We need to keep on creating more jobs and keep the economy moving in the right direction - and that means balancing the budget and paying down the debt, not squandering the surplus on a giant tax cut for the very wealthy. It means investing in schools and giving our kids the education they need for the future. Protecting the environment and really being serious about that in a way that creates more jobs, protecting Social Security - not playing roulette with it and promising the money out of the Trust Fund to two different groups of people. And it means expanding health care. So these are the issues that I think are really grabbing people's attention now.

Rather: Mrs. Gore, you've been in the headlines, not just in the news but in the headlines for the last few days. Tell me about it. One headline said, "Tipper Goe Attacks Her Husband's Opponent". True?

Tipper Gore: I have been saying the same thing all along. I think now we're just getting more coverage, because people are tuning in. What I'm talking about is that this is a serious decision that people have to make. I talk about my husband's experience, eight years in the House, eight years in the Senate, eight in the executive branch, overseeing the strongest economy and the fact that he's a Vietnam veteran, and that he's a great father, husband - and I think has a fantastic record on issues that are important to women in particular. I also have been saying all along that I think that this is a race - like John Kennedy's race in 1960 - every vote's going to count. He won by one vote per precinct. So I tell people, "Your vote matters, your voice matters in choosing the future, but your vote matters in choosing the next president."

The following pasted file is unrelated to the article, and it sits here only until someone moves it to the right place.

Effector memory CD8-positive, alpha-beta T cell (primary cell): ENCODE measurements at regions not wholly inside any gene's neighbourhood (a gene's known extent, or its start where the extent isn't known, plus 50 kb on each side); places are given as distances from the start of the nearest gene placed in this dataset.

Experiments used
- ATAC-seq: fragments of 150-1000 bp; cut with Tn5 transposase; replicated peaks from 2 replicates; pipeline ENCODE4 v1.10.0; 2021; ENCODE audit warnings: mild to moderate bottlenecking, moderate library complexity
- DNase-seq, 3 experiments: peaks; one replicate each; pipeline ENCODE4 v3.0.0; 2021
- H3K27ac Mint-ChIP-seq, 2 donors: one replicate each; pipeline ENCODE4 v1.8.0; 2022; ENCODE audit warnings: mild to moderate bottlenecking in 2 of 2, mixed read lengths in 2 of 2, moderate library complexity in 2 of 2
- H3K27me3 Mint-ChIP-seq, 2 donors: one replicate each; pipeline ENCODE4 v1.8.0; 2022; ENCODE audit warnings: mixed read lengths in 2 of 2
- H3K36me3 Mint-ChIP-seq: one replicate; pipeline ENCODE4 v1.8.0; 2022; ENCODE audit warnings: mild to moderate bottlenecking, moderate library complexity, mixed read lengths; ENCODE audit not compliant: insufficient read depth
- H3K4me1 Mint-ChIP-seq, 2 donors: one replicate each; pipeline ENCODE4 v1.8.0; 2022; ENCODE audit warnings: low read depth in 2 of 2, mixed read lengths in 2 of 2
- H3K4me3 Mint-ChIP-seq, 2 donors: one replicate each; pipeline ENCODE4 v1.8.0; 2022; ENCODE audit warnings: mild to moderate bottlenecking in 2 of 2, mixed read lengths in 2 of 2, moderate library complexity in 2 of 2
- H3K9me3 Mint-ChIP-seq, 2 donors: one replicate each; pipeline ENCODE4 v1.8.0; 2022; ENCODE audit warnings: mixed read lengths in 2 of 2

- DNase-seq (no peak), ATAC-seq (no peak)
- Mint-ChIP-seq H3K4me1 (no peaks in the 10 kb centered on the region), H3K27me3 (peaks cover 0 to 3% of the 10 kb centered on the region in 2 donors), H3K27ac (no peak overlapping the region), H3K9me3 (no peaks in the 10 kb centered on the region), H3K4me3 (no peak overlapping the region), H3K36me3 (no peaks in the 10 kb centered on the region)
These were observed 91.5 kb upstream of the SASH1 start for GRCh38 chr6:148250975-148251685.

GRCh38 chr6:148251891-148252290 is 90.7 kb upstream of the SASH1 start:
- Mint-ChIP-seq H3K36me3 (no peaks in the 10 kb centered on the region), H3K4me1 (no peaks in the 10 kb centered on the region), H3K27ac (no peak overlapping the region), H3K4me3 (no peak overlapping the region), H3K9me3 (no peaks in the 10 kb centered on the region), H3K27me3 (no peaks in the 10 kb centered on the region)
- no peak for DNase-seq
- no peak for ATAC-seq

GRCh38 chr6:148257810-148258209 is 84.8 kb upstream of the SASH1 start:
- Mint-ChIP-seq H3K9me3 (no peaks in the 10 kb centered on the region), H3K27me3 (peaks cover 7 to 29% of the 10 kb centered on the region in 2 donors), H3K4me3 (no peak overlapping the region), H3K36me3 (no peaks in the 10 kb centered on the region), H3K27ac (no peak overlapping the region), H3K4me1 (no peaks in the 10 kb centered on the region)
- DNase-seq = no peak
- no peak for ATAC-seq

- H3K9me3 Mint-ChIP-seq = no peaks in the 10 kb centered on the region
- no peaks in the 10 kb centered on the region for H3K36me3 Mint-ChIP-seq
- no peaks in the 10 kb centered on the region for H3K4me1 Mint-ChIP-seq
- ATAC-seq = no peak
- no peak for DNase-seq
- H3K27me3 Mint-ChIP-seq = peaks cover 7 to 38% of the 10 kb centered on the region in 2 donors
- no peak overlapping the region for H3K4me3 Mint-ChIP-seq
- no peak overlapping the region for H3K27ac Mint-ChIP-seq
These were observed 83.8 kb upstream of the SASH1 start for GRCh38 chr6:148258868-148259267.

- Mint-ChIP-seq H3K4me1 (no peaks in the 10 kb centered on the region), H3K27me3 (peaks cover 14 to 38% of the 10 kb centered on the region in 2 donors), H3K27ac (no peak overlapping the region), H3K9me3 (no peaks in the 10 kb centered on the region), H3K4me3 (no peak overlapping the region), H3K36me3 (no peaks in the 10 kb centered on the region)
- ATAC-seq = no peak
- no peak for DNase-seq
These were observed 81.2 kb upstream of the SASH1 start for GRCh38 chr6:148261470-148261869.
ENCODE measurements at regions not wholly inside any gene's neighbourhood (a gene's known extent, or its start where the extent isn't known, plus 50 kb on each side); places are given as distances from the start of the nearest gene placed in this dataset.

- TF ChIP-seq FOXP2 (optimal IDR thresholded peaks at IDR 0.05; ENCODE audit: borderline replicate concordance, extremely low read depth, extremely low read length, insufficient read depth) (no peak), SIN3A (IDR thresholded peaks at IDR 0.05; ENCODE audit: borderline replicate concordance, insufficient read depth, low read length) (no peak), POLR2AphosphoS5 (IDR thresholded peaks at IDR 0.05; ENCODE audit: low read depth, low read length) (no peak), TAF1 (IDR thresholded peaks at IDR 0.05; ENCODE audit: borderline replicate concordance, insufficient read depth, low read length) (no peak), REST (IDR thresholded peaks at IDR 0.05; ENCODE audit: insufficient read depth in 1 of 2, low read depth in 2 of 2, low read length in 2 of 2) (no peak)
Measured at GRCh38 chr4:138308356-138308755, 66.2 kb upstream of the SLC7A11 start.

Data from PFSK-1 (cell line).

Rather: Have you also been telling people that the other guy's a nice guy, but not quite ready yet for the presidency?

Mrs. Gore: I don't engage in any personal attacks. What I'm doing is saying that my husband is ready for the presidency because he's got 24 years of experience in public service. He's gotten up every morning not figuring out how much money he can make for himself, but figuring out how he can serve the public interest, working hard to make people's lives better. And I've been with him every step of the way and I'm proud of him!